Friday, January 29, 2010

Information Technology for Groups

The aim of the workshop, underway in a classroom at the State Teachers College in New Britain, Connecticut, was to achieve a practical understanding of the Connecticut Fair Employment Practices Act. As the session proceeded, the workshop facilitators recorded the group's ideas on the classroom chalkboards. They were delighted with the productivity of the group, but soon became frustrated as the few chalkboards filled up with notes. To preserve the older notes they quickly transcribed them onto notepaper and then erased the chalkboards to make room for more. Desperate to maintain a visible record for use by the group, two of the facilitators—Ron Lippitt and Lee Bradford—hurried off after the day's session to the local newspaper and acquired the remains of a roll of newsprint. They spent the evening unrolling the newsprint and cutting it into usable-sized sheets. Using masking tape, they attached the sheets of paper to the walls and chalkboards of the classroom. The next day, instead of writing with chalk on the boards, they used grease pencils on the paper, and everyone was able to see the complete record of ideas. The year was 1946. Two facilitators, adapting information technology to meet the needs of groups, invented the first flip charts (French and Bell 1999, 33-34; Benne 1964, 81).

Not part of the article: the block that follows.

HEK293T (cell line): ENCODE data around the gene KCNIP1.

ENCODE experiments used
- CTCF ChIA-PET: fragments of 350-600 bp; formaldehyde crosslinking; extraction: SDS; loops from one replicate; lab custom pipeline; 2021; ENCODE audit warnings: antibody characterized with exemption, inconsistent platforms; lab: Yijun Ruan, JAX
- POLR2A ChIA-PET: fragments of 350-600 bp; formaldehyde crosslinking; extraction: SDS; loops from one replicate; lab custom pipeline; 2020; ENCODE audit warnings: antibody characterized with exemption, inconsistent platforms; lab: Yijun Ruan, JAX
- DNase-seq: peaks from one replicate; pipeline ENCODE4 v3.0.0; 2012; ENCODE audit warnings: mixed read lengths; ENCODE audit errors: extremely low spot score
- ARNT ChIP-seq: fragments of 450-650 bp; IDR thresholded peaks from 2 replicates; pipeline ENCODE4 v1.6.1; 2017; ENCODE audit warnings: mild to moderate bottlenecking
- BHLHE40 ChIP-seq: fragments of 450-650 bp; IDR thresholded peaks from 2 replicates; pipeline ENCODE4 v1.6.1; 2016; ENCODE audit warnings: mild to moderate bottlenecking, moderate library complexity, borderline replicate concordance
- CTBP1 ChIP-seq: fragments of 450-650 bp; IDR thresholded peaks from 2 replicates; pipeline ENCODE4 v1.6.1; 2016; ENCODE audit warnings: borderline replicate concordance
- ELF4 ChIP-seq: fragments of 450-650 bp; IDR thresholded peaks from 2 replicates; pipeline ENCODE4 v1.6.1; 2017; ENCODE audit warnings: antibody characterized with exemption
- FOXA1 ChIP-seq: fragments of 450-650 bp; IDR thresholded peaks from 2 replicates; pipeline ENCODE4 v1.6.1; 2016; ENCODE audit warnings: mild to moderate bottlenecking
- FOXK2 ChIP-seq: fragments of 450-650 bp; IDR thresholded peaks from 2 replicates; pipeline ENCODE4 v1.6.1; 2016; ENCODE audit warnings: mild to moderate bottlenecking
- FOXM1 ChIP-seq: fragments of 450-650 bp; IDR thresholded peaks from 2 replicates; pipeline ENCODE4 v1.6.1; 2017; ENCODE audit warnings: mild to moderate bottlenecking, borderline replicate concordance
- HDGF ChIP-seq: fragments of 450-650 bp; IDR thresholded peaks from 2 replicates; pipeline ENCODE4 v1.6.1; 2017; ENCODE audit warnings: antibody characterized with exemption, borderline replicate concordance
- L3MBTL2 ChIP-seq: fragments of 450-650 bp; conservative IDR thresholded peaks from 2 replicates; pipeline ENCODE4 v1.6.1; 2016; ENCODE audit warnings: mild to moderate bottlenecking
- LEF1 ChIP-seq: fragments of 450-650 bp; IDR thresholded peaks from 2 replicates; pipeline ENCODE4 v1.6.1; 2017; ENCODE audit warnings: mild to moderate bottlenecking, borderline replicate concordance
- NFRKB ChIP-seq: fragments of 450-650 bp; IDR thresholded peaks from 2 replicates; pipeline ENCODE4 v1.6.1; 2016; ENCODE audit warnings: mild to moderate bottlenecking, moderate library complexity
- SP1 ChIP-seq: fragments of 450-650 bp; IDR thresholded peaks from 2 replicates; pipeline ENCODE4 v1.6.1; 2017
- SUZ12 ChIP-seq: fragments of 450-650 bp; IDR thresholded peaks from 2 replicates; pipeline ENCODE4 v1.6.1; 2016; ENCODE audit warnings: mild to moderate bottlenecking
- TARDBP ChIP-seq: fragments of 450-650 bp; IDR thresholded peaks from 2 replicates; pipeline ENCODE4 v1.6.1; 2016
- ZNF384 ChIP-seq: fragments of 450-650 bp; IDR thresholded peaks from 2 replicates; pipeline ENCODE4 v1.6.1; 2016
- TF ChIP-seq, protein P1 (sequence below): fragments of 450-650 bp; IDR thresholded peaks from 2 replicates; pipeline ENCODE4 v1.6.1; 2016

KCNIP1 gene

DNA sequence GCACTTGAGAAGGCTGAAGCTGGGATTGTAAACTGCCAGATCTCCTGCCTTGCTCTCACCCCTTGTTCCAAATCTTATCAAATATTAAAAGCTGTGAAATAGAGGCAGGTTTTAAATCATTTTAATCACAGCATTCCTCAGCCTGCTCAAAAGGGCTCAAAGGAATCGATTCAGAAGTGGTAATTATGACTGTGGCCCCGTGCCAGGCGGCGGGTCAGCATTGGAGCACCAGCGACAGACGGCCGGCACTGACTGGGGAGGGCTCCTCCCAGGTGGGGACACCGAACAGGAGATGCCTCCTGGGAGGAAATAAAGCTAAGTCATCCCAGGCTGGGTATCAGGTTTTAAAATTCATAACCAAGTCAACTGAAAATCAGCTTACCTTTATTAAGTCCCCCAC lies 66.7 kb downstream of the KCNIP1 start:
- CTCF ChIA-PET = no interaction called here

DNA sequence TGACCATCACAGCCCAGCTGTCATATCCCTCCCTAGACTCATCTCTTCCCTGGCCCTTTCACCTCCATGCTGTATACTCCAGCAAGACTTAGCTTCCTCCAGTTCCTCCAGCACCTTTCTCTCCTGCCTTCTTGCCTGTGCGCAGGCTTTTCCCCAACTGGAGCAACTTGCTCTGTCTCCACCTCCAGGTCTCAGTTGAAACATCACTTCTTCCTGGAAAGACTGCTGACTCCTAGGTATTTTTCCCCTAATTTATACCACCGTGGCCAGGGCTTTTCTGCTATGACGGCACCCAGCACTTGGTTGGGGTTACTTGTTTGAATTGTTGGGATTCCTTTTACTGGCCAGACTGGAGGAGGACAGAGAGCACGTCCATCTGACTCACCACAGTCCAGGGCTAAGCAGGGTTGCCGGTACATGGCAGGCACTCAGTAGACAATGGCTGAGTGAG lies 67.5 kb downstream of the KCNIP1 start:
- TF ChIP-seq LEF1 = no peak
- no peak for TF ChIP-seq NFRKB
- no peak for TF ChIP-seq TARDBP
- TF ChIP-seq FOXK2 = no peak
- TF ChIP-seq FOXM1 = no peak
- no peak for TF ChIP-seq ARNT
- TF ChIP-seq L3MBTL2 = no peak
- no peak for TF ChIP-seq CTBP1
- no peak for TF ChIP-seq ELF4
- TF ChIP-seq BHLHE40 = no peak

Cam Peterson, a consultant at Washington, DC-based Decisions and Designs Inc. (DDI), found himself working with customers whose problems were sufficiently complex as to benefit from "back-room" analysis typically performed by decision theory experts using computers running sophisticated software. He was asked by Westinghouse to apply these analytical approaches to the design of their new technical center. Cam asked Westinghouse for just a few experts to attend a two-day meeting to develop a framework for the design, and brought in his DDI colleague, Ken Kuskey, to be on the consultant team. Instead of just a few experts, the entire executive team attended the meeting! Adapting to the situation, Cam facilitated the group discussion while Ken ran the IBM 5100 and conducted the analysis. The "decision conference," combining group facilitation with computer-aided decision analysis, was born. The year was 1979. Decision analysts and group facilitators, adapting information technology to meet the needs of groups, were the first to bring computers into the conference room (Ring 1980; Kuskey 2003).

Group facilitation is dependent on information technology: blackboard, whiteboard, flip chart, paper roll, sticky paper, sticky wall, overhead projector, teleconference, videoconference, computer projector, Local Area Network, Internet … Technology innovations continue to shape the ways groups work and the ways group facilitators try to help them.

What's next?


Benne, K. (1964). History of the T-Group in the laboratory setting. In L. Bradford, J. Gibb, and K. Benne, eds. T-Group Theory and Laboratory Method: Innovation in Re-education. New York: Wiley.

French, W., and Bell, C. (1999). Organization Development: Behavioral Science Interventions for Organization Improvement, Sixth Edition. Upper Saddle River, NJ: Prentice Hall.

Kuskey, K. (2003). Personal correspondence, 28 May.

Ring, R. (1980). A new way to make decisions. Graduate Engineer, November, 46-49.

This essay first appeared in Group Faciliation: A Research and Applications Journal, Issue 5, 2003, published by the International Association of Facilitators.

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